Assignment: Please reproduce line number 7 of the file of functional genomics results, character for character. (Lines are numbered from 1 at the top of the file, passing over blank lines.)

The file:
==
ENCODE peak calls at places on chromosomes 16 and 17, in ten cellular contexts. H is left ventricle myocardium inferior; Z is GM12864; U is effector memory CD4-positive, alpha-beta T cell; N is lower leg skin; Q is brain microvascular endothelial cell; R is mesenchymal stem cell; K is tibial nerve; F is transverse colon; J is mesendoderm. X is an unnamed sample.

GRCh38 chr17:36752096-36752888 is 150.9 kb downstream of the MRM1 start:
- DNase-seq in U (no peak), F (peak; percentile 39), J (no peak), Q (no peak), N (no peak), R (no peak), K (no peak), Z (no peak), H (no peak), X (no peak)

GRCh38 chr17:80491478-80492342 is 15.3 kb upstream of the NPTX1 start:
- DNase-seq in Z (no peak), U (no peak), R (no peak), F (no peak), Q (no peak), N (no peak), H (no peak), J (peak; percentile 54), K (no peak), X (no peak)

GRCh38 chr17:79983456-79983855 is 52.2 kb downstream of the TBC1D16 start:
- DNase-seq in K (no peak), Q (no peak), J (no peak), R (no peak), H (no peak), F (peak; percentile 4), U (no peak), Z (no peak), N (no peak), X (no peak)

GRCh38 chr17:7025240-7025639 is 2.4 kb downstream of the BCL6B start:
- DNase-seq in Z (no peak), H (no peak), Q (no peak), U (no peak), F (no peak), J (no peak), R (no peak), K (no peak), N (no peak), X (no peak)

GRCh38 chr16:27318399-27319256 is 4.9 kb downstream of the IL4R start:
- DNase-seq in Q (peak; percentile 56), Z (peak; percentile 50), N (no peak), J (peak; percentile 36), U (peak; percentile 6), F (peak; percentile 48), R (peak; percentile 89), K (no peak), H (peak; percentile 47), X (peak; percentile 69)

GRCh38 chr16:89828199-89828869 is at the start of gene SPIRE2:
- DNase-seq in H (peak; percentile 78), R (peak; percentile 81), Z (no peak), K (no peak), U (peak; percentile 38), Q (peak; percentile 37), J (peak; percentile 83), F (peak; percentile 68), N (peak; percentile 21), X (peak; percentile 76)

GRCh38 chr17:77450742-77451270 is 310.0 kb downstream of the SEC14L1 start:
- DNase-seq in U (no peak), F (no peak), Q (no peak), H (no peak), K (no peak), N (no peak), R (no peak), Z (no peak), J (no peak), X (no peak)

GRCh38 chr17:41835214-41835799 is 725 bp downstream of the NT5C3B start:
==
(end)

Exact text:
- DNase-seq in K (no peak), Q (no peak), J (no peak), R (no peak), H (no peak), F (peak; percentile 4), U (no peak), Z (no peak), N (no peak), X (no peak)